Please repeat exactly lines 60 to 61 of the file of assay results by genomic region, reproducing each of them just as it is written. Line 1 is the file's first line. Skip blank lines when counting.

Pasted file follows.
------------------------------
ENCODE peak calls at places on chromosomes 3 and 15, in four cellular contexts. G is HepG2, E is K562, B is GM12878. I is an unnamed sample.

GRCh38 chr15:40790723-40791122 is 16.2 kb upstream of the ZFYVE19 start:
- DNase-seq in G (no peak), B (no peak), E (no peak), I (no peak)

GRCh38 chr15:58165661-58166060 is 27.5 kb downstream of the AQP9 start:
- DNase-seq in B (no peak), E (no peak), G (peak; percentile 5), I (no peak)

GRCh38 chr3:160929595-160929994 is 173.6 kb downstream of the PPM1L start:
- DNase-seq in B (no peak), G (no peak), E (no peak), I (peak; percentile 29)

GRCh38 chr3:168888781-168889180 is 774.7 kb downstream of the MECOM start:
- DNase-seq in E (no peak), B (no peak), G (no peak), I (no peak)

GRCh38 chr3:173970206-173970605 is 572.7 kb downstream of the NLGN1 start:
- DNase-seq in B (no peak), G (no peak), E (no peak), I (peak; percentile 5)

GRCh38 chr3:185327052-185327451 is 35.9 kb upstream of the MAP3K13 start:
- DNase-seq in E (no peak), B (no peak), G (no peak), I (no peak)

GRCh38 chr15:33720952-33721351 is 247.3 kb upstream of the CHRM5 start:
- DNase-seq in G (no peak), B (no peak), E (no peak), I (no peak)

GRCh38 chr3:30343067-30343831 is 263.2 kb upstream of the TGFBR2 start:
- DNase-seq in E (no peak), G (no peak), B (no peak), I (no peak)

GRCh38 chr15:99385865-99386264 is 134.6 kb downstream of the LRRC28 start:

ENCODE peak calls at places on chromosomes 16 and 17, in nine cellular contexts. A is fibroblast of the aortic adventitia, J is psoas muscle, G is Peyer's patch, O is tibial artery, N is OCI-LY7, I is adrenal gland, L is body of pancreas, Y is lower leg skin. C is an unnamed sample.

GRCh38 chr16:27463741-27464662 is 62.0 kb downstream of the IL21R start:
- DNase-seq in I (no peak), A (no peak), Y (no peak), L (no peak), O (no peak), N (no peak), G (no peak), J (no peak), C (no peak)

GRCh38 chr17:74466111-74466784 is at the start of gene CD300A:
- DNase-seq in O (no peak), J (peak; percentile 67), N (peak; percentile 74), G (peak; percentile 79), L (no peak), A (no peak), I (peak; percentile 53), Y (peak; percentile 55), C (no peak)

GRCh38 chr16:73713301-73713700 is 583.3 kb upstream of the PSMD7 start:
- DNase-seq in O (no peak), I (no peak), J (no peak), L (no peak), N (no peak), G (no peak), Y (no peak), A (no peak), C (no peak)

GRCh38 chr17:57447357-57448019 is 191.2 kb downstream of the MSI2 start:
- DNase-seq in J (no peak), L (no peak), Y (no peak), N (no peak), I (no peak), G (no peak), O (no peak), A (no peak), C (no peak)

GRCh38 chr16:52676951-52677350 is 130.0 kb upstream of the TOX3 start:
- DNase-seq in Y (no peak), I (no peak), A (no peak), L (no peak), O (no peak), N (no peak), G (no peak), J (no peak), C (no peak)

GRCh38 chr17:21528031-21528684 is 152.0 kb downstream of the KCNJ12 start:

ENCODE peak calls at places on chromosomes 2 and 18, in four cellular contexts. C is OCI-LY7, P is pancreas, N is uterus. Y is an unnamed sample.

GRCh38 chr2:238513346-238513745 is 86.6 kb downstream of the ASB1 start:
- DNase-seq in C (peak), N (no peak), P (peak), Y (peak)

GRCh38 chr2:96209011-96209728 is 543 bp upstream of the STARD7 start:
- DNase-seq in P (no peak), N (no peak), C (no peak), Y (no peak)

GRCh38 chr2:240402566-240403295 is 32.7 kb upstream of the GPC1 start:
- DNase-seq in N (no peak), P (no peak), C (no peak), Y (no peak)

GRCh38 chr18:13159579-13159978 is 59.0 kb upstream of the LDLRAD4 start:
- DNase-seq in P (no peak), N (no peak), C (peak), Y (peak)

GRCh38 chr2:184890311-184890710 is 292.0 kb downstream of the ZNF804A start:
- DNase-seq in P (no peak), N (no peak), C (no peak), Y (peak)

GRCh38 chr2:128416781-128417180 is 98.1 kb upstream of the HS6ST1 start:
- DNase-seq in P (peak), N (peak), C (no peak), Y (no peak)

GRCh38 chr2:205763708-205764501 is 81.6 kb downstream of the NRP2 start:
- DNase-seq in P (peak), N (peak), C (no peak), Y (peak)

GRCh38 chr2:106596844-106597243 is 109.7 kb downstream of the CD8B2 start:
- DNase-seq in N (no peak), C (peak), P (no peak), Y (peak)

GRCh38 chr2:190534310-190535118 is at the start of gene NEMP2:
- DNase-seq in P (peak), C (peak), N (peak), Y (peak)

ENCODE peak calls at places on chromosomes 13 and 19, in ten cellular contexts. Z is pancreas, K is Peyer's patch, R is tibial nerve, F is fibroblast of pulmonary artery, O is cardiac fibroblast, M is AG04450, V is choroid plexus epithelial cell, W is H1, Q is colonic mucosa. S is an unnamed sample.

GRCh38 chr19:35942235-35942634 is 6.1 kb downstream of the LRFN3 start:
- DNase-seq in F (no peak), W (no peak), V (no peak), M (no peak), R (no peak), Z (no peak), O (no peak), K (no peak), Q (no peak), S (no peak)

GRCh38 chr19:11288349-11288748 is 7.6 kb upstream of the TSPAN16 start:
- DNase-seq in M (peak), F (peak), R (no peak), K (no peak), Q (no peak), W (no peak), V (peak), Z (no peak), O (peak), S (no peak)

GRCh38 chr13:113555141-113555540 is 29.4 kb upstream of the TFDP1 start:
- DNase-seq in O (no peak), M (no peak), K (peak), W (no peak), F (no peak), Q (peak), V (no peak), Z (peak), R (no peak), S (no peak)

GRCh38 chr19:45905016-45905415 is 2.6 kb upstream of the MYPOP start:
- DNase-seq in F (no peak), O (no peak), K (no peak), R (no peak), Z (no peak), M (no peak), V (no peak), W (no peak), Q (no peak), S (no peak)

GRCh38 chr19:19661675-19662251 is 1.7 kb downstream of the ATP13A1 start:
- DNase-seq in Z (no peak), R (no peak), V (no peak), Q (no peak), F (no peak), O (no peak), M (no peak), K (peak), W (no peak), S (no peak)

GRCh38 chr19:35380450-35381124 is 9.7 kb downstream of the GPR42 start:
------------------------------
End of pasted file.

- DNase-seq in Z (no peak), R (no peak), V (no peak), Q (no peak), F (no peak), O (no peak), M (no peak), K (peak), W (no peak), S (no peak)

GRCh38 chr19:35380450-35381124 is 9.7 kb downstream of the GPR42 start: